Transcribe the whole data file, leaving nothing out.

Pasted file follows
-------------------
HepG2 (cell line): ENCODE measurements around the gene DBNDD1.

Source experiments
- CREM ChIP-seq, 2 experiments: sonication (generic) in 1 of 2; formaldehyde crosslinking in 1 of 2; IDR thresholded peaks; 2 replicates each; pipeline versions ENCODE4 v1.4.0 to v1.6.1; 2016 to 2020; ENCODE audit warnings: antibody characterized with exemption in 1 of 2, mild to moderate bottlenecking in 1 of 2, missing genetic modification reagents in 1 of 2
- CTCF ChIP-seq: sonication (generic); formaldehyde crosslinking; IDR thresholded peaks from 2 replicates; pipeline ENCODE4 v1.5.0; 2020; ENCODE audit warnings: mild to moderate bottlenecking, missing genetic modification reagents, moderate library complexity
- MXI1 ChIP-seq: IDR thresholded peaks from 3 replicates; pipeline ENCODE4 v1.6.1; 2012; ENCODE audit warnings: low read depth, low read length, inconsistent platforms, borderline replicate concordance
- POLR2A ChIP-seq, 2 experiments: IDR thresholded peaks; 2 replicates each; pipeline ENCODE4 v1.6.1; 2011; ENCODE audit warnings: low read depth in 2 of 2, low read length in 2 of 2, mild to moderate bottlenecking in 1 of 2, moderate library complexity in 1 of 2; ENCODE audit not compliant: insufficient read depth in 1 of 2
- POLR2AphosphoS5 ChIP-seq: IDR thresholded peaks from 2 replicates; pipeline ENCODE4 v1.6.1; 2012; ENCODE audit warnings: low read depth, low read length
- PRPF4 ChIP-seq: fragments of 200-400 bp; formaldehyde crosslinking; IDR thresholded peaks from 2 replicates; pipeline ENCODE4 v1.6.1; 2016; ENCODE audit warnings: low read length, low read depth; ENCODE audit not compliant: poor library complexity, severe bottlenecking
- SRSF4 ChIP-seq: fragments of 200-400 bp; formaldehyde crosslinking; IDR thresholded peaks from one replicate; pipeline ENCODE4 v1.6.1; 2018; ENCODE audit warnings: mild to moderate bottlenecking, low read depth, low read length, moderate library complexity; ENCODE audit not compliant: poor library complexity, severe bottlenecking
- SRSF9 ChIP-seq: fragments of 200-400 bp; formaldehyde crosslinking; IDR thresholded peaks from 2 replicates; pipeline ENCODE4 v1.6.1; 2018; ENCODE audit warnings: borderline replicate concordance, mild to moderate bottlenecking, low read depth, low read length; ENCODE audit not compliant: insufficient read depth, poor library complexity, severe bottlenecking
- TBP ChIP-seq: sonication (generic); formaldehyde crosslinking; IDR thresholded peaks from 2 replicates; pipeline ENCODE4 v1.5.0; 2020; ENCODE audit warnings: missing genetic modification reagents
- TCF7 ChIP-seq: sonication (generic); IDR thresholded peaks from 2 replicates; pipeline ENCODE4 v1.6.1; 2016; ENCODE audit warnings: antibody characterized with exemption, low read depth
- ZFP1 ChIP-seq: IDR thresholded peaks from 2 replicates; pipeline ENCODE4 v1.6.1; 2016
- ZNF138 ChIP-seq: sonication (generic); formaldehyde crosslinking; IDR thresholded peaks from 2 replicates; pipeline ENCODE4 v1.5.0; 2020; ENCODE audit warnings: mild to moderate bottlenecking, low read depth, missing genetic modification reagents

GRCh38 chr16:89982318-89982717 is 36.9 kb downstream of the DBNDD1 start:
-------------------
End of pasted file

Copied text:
HepG2 (cell line): ENCODE measurements around the gene DBNDD1.

Source experiments
- CREM ChIP-seq, 2 experiments: sonication (generic) in 1 of 2; formaldehyde crosslinking in 1 of 2; IDR thresholded peaks; 2 replicates each; pipeline versions ENCODE4 v1.4.0 to v1.6.1; 2016 to 2020; ENCODE audit warnings: antibody characterized with exemption in 1 of 2, mild to moderate bottlenecking in 1 of 2, missing genetic modification reagents in 1 of 2
- CTCF ChIP-seq: sonication (generic); formaldehyde crosslinking; IDR thresholded peaks from 2 replicates; pipeline ENCODE4 v1.5.0; 2020; ENCODE audit warnings: mild to moderate bottlenecking, missing genetic modification reagents, moderate library complexity
- MXI1 ChIP-seq: IDR thresholded peaks from 3 replicates; pipeline ENCODE4 v1.6.1; 2012; ENCODE audit warnings: low read depth, low read length, inconsistent platforms, borderline replicate concordance
- POLR2A ChIP-seq, 2 experiments: IDR thresholded peaks; 2 replicates each; pipeline ENCODE4 v1.6.1; 2011; ENCODE audit warnings: low read depth in 2 of 2, low read length in 2 of 2, mild to moderate bottlenecking in 1 of 2, moderate library complexity in 1 of 2; ENCODE audit not compliant: insufficient read depth in 1 of 2
- POLR2AphosphoS5 ChIP-seq: IDR thresholded peaks from 2 replicates; pipeline ENCODE4 v1.6.1; 2012; ENCODE audit warnings: low read depth, low read length
- PRPF4 ChIP-seq: fragments of 200-400 bp; formaldehyde crosslinking; IDR thresholded peaks from 2 replicates; pipeline ENCODE4 v1.6.1; 2016; ENCODE audit warnings: low read length, low read depth; ENCODE audit not compliant: poor library complexity, severe bottlenecking
- SRSF4 ChIP-seq: fragments of 200-400 bp; formaldehyde crosslinking; IDR thresholded peaks from one replicate; pipeline ENCODE4 v1.6.1; 2018; ENCODE audit warnings: mild to moderate bottlenecking, low read depth, low read length, moderate library complexity; ENCODE audit not compliant: poor library complexity, severe bottlenecking
- SRSF9 ChIP-seq: fragments of 200-400 bp; formaldehyde crosslinking; IDR thresholded peaks from 2 replicates; pipeline ENCODE4 v1.6.1; 2018; ENCODE audit warnings: borderline replicate concordance, mild to moderate bottlenecking, low read depth, low read length; ENCODE audit not compliant: insufficient read depth, poor library complexity, severe bottlenecking
- TBP ChIP-seq: sonication (generic); formaldehyde crosslinking; IDR thresholded peaks from 2 replicates; pipeline ENCODE4 v1.5.0; 2020; ENCODE audit warnings: missing genetic modification reagents
- TCF7 ChIP-seq: sonication (generic); IDR thresholded peaks from 2 replicates; pipeline ENCODE4 v1.6.1; 2016; ENCODE audit warnings: antibody characterized with exemption, low read depth
- ZFP1 ChIP-seq: IDR thresholded peaks from 2 replicates; pipeline ENCODE4 v1.6.1; 2016
- ZNF138 ChIP-seq: sonication (generic); formaldehyde crosslinking; IDR thresholded peaks from 2 replicates; pipeline ENCODE4 v1.5.0; 2020; ENCODE audit warnings: mild to moderate bottlenecking, low read depth, missing genetic modification reagents

GRCh38 chr16:89982318-89982717 is 36.9 kb downstream of the DBNDD1 start: